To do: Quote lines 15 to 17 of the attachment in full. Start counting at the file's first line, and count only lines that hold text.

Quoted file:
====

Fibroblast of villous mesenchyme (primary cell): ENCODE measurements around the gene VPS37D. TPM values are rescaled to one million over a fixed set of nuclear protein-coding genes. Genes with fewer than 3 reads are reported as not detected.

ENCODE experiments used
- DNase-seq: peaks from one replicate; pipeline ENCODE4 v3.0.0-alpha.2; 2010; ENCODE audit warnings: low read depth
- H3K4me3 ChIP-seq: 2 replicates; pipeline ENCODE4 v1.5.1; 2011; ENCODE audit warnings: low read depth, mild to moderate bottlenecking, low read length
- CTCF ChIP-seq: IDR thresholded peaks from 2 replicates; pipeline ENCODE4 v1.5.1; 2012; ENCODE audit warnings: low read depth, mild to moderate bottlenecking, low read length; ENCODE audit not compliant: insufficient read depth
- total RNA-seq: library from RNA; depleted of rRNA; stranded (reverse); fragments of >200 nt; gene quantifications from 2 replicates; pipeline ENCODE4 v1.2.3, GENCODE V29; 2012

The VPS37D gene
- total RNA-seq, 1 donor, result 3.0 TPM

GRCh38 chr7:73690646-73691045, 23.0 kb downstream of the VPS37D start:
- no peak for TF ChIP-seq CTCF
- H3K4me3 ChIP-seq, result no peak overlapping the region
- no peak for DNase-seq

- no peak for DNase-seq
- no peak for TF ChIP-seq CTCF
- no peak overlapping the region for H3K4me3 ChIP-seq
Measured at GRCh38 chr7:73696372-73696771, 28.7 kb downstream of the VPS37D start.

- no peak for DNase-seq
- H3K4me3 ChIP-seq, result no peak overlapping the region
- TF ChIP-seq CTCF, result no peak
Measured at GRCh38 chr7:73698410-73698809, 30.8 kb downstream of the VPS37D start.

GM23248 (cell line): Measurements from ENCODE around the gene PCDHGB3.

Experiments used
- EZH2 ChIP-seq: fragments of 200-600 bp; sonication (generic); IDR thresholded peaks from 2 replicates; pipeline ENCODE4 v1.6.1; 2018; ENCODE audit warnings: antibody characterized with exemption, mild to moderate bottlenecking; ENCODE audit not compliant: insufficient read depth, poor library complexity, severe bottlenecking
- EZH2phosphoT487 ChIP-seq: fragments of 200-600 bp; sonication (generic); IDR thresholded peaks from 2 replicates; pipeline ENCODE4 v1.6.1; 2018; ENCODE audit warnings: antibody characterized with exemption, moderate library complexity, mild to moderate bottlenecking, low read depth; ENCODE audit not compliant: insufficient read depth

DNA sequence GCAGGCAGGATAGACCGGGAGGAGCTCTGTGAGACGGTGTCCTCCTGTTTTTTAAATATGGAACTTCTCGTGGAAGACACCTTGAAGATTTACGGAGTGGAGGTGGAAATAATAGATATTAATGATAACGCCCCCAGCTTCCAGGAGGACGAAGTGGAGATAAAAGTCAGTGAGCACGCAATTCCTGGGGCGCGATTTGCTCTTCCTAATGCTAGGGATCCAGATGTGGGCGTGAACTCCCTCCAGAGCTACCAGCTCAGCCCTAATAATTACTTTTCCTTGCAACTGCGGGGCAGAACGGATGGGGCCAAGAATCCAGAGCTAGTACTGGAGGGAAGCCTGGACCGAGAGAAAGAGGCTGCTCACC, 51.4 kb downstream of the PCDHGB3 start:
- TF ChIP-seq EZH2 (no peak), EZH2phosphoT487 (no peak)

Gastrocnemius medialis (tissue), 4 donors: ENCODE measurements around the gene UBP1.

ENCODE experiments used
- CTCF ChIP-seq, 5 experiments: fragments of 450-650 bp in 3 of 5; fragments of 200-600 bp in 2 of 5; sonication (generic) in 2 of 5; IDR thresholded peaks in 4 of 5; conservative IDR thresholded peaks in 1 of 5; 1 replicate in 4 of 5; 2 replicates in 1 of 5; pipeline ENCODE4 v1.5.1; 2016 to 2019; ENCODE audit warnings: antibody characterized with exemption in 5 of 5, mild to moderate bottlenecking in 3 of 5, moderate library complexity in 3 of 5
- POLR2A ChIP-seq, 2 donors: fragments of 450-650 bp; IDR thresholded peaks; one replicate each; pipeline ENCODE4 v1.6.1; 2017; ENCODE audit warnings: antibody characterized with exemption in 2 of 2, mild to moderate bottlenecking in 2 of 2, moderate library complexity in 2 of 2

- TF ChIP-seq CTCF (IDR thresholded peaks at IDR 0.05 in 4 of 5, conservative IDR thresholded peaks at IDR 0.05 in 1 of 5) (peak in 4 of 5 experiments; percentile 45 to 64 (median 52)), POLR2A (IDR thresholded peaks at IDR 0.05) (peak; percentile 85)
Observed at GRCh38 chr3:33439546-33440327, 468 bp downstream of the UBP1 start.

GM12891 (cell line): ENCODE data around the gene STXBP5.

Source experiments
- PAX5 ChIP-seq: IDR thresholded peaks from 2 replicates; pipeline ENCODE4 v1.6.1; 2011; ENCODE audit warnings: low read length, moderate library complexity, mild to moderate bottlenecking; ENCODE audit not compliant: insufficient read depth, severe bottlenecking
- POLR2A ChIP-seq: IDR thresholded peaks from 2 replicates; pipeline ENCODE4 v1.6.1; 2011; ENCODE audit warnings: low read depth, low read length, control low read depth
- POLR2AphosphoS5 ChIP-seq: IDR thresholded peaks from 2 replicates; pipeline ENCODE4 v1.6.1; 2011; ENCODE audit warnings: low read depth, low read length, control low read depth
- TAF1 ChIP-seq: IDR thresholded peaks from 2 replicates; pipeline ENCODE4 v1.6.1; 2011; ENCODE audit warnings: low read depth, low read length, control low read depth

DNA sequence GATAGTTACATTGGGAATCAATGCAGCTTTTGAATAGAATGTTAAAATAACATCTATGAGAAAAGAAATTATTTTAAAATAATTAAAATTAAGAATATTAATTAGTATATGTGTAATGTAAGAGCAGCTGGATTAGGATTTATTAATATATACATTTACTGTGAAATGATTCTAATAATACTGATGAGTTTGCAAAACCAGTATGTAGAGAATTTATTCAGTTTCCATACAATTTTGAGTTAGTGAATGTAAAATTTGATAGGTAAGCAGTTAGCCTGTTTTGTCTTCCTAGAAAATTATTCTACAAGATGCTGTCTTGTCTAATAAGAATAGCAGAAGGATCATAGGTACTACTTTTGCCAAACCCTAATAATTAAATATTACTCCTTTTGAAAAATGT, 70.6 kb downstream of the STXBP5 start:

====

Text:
- no peak overlapping the region for H3K4me3 ChIP-seq
Measured at GRCh38 chr7:73696372-73696771, 28.7 kb downstream of the VPS37D start.

- no peak for DNase-seq